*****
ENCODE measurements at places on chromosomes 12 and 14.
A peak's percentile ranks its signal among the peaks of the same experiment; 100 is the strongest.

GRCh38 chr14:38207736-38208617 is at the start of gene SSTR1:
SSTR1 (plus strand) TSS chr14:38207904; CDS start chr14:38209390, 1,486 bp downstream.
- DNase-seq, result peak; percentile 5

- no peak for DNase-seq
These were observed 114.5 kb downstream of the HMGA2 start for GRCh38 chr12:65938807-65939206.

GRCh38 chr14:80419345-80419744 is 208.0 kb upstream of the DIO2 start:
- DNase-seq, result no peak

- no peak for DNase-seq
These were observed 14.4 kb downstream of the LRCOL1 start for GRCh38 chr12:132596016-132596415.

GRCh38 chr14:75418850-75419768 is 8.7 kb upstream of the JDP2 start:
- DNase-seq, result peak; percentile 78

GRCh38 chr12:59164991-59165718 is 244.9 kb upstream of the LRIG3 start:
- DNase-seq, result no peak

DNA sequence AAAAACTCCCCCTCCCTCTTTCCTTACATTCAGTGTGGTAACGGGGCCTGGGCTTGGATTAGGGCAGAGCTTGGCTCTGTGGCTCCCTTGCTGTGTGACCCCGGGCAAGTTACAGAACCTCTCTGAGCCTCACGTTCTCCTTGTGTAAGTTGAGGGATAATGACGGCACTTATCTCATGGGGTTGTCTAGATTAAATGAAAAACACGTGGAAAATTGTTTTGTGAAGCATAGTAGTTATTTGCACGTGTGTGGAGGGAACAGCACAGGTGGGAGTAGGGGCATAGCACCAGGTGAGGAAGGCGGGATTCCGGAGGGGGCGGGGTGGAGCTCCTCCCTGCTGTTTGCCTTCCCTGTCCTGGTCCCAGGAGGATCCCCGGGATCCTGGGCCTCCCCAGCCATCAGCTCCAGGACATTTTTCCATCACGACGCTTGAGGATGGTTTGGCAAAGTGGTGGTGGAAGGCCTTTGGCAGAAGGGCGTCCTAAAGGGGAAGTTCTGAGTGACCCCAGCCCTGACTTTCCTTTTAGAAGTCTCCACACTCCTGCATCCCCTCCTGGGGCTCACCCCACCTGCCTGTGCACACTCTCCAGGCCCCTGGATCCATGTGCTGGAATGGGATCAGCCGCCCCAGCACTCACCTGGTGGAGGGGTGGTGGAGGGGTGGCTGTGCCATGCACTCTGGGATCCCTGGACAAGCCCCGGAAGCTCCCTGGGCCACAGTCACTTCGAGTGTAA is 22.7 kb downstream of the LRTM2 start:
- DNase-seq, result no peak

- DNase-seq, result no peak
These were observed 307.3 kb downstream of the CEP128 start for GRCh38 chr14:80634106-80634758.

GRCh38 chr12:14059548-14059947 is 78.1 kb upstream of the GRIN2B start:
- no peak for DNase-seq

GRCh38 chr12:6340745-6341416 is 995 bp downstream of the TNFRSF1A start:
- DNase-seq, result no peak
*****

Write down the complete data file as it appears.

ENCODE measurements at places on chromosomes 12 and 14.
A peak's percentile ranks its signal among the peaks of the same experiment; 100 is the strongest.

GRCh38 chr14:38207736-38208617 is at the start of gene SSTR1:
SSTR1 (plus strand) TSS chr14:38207904; CDS start chr14:38209390, 1,486 bp downstream.
- DNase-seq, result peak; percentile 5

- no peak for DNase-seq
These were observed 114.5 kb downstream of the HMGA2 start for GRCh38 chr12:65938807-65939206.

GRCh38 chr14:80419345-80419744 is 208.0 kb upstream of the DIO2 start:
- DNase-seq, result no peak

- no peak for DNase-seq
These were observed 14.4 kb downstream of the LRCOL1 start for GRCh38 chr12:132596016-132596415.

GRCh38 chr14:75418850-75419768 is 8.7 kb upstream of the JDP2 start:
- DNase-seq, result peak; percentile 78

GRCh38 chr12:59164991-59165718 is 244.9 kb upstream of the LRIG3 start:
- DNase-seq, result no peak

DNA sequence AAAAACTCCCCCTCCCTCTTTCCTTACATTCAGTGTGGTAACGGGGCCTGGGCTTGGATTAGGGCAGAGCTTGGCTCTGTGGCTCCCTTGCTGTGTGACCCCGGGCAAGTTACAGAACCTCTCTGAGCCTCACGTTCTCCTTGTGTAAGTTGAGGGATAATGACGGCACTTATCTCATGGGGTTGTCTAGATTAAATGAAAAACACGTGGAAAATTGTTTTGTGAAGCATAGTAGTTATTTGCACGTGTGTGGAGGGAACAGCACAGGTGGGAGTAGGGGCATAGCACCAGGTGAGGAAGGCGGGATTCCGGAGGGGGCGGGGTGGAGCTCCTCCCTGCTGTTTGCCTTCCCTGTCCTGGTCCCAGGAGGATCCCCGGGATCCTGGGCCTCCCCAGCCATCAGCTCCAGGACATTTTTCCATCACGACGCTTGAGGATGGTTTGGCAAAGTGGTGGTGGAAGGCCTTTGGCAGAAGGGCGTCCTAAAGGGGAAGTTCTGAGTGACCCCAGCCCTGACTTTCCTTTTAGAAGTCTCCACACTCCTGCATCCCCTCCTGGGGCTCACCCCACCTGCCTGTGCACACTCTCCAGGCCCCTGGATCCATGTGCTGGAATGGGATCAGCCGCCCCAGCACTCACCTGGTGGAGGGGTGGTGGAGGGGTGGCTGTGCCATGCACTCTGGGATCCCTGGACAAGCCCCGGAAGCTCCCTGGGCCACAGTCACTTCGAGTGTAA is 22.7 kb downstream of the LRTM2 start:
- DNase-seq, result no peak

- DNase-seq, result no peak
These were observed 307.3 kb downstream of the CEP128 start for GRCh38 chr14:80634106-80634758.

GRCh38 chr12:14059548-14059947 is 78.1 kb upstream of the GRIN2B start:
- no peak for DNase-seq

GRCh38 chr12:6340745-6341416 is 995 bp downstream of the TNFRSF1A start:
- DNase-seq, result no peak